Maybe. Or maybe not. It may not matter what we do or say. The amount of information being gathered by everyone about all of us is monumental. Gazillions of pages and lines of data.

The good news? There’s no way on earth they can sort through all of that information. The bad news? They have all that information.

I’m sure, by the way, that nothing that happened on Facebook or anywhere on social media changed my vote or could change my vote. I  bet they didn’t change yours either. We don’t get our information from Facebook memes or Twitter tweets.

No one can fix your vote if you think for yourself.

THE DISINTEGRATION OF CIVILIZATION

Lately I’ve been reading posts focusing on how civilization is disintegrating because of technology. How we’ve lost our privacy, obviously because of social networking. The prevalence of fake news on the Internet that so many morons take seriously has had a lethal impact on our lives. We worry that the loss of language and relationship skills by people who living on mobile phones will eliminate intimacy. And finally, my personal favorite paranoid fear, that mobile phones are scrambling everyone’s’ brains and are secretly responsible for the epidemic of worldwide stupidity.

It should only be that simple.

WHAT PRIVACY?


I’m not convinced we had any privacy to lose. Unless you were a recluse alone in a cave, you live with and near other people. Who know all about us. A lot more than we wish they did. You sneeze while your neighbors says “gesundheit.” Have a fight with your spouse and everyone knows every detail the following morning.

Gossip is the meat and potatoes of human relationships. Call it networking or whatever you like: we talk about each other all the time. Privacy is an illusion. It was an illusion a couple of hundred years ago.

The dog might talk!

The big difference now is you can use your computer or phone to tell total strangers everywhere in the world all your personal business. Be grateful that most of them could care less about you and your personal nonsense.

Revealing everything to everyone is a choice. Voluntary. No one makes you do it, yet so many people feel the need to expose everything. Publicly. We care a lot less about privacy than we say we do. Maybe we want to protect our bank accounts and credit cards, but otherwise? How much do you care who knows what’s going on in your life?

As herd animals, we are nosy. How lucky that knowing our neighbors’ business doesn’t require technology, just eyes and ears. For broadcast purposes, a mouth works as well any other device.

OLD PEOPLE DON’T USE MODERN TECHNOLOGY — NOT


Is technology more important to young people than old people? I am told “we” resist new technology. I recall thinking along the same lines when I was young and stupid. Young people underestimate their elders.

People my age have not rejected technology. Rather, we embrace it with enthusiasm. Technology has impacted us more than any other age group. Computers give us access to the world, let us to remain actively in touch with scattered friends and family. It helps us know what people are thinking. Digital cameras with auto-focus compensate for aging eyes. Miniaturization makes more powerful hearing aids so that people who would be condemned to silence can remain part of the world. Pacemakers prolong life; instrumented surgeries provide solutions to what were insoluble medical problems.

Technology has saved us from early death and from losing touch.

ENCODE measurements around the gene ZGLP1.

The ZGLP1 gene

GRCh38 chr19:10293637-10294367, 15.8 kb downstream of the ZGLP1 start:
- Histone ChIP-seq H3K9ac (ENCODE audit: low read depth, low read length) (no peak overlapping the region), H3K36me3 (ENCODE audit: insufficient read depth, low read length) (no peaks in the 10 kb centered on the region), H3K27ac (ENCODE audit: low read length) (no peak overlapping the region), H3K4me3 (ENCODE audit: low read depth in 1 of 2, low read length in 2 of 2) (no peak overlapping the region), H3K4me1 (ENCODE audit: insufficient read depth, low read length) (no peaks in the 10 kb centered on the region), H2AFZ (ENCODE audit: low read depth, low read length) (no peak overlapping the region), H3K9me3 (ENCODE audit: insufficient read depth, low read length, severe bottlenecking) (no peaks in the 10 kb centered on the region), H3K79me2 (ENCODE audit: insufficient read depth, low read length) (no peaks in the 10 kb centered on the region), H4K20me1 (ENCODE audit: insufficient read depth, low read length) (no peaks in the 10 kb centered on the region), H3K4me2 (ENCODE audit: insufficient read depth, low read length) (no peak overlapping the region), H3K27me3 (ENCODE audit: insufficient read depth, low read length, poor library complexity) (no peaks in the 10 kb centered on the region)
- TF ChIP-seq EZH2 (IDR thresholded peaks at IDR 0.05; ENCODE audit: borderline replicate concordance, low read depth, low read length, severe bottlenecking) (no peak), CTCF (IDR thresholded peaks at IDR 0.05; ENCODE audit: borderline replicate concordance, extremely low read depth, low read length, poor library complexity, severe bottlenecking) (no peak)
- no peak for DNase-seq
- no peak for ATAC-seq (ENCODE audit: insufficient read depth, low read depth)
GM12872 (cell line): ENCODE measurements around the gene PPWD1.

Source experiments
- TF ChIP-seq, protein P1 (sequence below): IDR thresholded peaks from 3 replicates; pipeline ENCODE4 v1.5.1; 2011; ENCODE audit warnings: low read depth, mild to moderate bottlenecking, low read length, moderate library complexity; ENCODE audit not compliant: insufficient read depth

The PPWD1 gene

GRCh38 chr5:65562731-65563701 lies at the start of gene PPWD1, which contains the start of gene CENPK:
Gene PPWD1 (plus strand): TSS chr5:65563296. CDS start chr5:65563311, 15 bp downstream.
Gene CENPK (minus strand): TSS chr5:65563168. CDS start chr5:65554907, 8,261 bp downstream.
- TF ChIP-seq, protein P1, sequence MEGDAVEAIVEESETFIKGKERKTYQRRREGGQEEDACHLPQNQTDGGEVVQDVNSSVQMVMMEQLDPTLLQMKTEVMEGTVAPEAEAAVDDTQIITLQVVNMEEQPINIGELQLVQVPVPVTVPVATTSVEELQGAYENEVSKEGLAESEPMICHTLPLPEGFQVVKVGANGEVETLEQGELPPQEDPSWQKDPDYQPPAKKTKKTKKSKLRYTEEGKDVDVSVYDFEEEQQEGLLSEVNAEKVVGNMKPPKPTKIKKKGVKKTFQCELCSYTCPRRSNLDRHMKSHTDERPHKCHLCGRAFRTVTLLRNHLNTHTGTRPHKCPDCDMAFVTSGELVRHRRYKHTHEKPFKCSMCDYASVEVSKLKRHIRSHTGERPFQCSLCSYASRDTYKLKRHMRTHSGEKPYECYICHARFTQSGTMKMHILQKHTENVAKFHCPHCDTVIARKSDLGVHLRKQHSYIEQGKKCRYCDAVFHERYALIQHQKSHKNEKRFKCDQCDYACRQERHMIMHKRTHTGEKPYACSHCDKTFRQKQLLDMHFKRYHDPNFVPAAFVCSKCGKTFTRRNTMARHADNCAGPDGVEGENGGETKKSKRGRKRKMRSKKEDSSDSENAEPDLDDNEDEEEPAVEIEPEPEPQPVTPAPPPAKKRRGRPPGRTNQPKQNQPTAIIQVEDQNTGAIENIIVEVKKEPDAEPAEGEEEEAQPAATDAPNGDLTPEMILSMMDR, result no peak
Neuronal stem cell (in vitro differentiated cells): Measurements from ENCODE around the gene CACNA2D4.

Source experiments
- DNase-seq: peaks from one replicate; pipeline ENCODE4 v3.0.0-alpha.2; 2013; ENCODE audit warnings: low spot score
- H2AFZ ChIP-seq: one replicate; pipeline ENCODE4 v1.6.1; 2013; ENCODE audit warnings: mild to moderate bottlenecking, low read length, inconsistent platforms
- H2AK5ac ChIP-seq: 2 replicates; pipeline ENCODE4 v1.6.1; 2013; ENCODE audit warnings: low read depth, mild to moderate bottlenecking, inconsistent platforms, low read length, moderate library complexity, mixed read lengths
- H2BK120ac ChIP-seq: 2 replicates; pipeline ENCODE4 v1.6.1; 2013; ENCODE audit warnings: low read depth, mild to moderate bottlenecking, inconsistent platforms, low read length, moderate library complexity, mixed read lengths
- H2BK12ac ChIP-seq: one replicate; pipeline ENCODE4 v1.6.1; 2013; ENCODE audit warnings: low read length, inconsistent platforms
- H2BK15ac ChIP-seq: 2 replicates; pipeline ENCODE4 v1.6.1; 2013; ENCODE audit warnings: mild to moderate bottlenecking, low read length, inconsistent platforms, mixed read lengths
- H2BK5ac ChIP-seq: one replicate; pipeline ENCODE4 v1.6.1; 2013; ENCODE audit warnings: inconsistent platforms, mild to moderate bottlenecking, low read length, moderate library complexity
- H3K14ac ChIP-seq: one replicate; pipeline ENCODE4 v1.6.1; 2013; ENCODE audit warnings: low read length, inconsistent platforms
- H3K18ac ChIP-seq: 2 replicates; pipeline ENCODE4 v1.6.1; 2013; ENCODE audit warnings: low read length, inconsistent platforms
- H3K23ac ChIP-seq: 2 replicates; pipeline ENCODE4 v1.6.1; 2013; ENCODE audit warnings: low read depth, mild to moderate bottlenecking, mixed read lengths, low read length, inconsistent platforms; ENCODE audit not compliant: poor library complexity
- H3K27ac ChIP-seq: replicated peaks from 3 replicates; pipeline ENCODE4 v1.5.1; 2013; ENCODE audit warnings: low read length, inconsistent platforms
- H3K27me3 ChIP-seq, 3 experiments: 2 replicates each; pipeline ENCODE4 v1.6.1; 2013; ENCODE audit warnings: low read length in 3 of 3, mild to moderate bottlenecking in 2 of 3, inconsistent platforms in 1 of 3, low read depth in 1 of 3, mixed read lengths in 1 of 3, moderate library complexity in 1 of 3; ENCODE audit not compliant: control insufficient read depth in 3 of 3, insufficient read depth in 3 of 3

ENTERTAINMENT!


We can watch movies whenever we want. Old ones. New ones. We can see them in on huge screens at home with better sound and cheap snacks … plus a convenient “pause” button. Virtually everyone has a cell phone, use electronic calendars and a wide range of applications to do everything from post-processing photographs to balancing bank accounts. My generation consumes technology voraciously, hungrily.

Unlike our kids, we don’t take it for granted. We didn’t always have it. We remember the old days and despite nostalgic memes, most of us are glad we don’t live there.

We can’t all repair a computer, but neither can the kids. They merely know how to use them. My granddaughter was using a computer when she was three, but she has no idea how it works. Most of her friends are equally ignorant. For them, technology is not a miracle. They don’t need to understand it. They feel about technology the way we felt about electricity. Turn it on.

Does it work? Good.

No? Call the repair person. Or grandma.

CONVERSATION – THE LOST ART


I wonder how kids who don’t have conversations will manage to have relationships. Not that we were perfect, but at least we knew how to talk. The ubiquitous availability of social networking gives kids the illusion of having lots of friends … yet many of them have no real friends.

I don’t want anyone to give up their electronic goodies … but it would be nice if there were more direct communication, human to human. I have watched groups of teens sit around in a room, but instead of talking, they send texts to one another. Yikes.

All of us have gotten a bit lazy about relationships. We send an email when we should pick up the phone. We pick up the phone when we should make a visit. Nothing electronic that can replace a hug. Just a thought to ponder as you enter a new year.

STUPID IS AS STUPID WAS AND EVER WILL BE


Stupid people were always stupid. They always will be. People who believe nonsensical rumors have always existed. And there have always been nonsensical rumors for them to believe. Remember: before we had Internet rumors, we had plenty of regular, old-fashioned rumors. They didn’t travel as fast as they do on the Internet, but they got the job done.

The problem isn’t computers. It’s people.

THE GOOD OLD DAYS WEREN’T SO GREAT


The good old days weren’t all that terrific. There were good things (especially if you were white and well-off), but plenty of bad stuff, too … and we never took care of much of that business.